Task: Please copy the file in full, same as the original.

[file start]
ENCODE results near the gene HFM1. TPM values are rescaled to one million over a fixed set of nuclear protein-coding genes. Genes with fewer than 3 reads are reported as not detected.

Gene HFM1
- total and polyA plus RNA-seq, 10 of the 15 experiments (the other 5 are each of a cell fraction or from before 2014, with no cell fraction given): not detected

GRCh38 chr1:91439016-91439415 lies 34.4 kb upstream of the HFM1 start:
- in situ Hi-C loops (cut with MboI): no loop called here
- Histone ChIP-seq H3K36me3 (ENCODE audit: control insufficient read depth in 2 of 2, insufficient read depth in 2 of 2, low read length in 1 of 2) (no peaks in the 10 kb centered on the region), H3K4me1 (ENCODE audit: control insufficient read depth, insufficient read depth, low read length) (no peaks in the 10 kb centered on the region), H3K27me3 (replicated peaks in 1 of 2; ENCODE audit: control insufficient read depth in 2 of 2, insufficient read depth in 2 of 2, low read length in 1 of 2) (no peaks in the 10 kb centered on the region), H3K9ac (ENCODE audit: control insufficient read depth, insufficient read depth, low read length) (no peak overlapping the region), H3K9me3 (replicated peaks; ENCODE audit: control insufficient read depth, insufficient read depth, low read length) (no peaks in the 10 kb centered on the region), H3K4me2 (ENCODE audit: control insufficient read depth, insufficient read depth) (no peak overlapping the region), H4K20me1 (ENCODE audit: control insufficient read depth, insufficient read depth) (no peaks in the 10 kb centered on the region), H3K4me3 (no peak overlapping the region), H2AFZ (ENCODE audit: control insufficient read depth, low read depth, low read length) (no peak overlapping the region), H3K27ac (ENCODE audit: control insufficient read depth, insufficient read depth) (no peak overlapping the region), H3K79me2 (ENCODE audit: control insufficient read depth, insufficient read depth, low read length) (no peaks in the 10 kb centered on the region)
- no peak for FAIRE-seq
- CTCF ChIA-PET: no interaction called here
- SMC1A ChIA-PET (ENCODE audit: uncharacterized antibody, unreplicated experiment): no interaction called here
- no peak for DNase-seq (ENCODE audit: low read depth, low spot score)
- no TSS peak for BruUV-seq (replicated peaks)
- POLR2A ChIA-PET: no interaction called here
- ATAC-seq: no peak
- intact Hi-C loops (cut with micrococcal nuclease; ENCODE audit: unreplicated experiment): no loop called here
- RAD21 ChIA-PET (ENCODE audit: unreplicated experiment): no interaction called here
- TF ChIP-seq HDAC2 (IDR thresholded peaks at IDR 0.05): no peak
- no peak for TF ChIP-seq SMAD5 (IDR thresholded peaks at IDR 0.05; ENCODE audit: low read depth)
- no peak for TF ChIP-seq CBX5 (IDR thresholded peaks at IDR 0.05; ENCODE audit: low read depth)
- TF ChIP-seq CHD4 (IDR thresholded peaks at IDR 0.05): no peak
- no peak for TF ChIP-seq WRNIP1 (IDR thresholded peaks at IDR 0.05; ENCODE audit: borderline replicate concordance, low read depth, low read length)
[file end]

ENCODE results near the gene HFM1. TPM values are rescaled to one million over a fixed set of nuclear protein-coding genes. Genes with fewer than 3 reads are reported as not detected.

Gene HFM1
- total and polyA plus RNA-seq, 10 of the 15 experiments (the other 5 are each of a cell fraction or from before 2014, with no cell fraction given): not detected

GRCh38 chr1:91439016-91439415 lies 34.4 kb upstream of the HFM1 start:
- in situ Hi-C loops (cut with MboI): no loop called here
- Histone ChIP-seq H3K36me3 (ENCODE audit: control insufficient read depth in 2 of 2, insufficient read depth in 2 of 2, low read length in 1 of 2) (no peaks in the 10 kb centered on the region), H3K4me1 (ENCODE audit: control insufficient read depth, insufficient read depth, low read length) (no peaks in the 10 kb centered on the region), H3K27me3 (replicated peaks in 1 of 2; ENCODE audit: control insufficient read depth in 2 of 2, insufficient read depth in 2 of 2, low read length in 1 of 2) (no peaks in the 10 kb centered on the region), H3K9ac (ENCODE audit: control insufficient read depth, insufficient read depth, low read length) (no peak overlapping the region), H3K9me3 (replicated peaks; ENCODE audit: control insufficient read depth, insufficient read depth, low read length) (no peaks in the 10 kb centered on the region), H3K4me2 (ENCODE audit: control insufficient read depth, insufficient read depth) (no peak overlapping the region), H4K20me1 (ENCODE audit: control insufficient read depth, insufficient read depth) (no peaks in the 10 kb centered on the region), H3K4me3 (no peak overlapping the region), H2AFZ (ENCODE audit: control insufficient read depth, low read depth, low read length) (no peak overlapping the region), H3K27ac (ENCODE audit: control insufficient read depth, insufficient read depth) (no peak overlapping the region), H3K79me2 (ENCODE audit: control insufficient read depth, insufficient read depth, low read length) (no peaks in the 10 kb centered on the region)
- no peak for FAIRE-seq
- CTCF ChIA-PET: no interaction called here
- SMC1A ChIA-PET (ENCODE audit: uncharacterized antibody, unreplicated experiment): no interaction called here
- no peak for DNase-seq (ENCODE audit: low read depth, low spot score)
- no TSS peak for BruUV-seq (replicated peaks)
- POLR2A ChIA-PET: no interaction called here
- ATAC-seq: no peak
- intact Hi-C loops (cut with micrococcal nuclease; ENCODE audit: unreplicated experiment): no loop called here
- RAD21 ChIA-PET (ENCODE audit: unreplicated experiment): no interaction called here
- TF ChIP-seq HDAC2 (IDR thresholded peaks at IDR 0.05): no peak
- no peak for TF ChIP-seq SMAD5 (IDR thresholded peaks at IDR 0.05; ENCODE audit: low read depth)
- no peak for TF ChIP-seq CBX5 (IDR thresholded peaks at IDR 0.05; ENCODE audit: low read depth)
- TF ChIP-seq CHD4 (IDR thresholded peaks at IDR 0.05): no peak
- no peak for TF ChIP-seq WRNIP1 (IDR thresholded peaks at IDR 0.05; ENCODE audit: borderline replicate concordance, low read depth, low read length)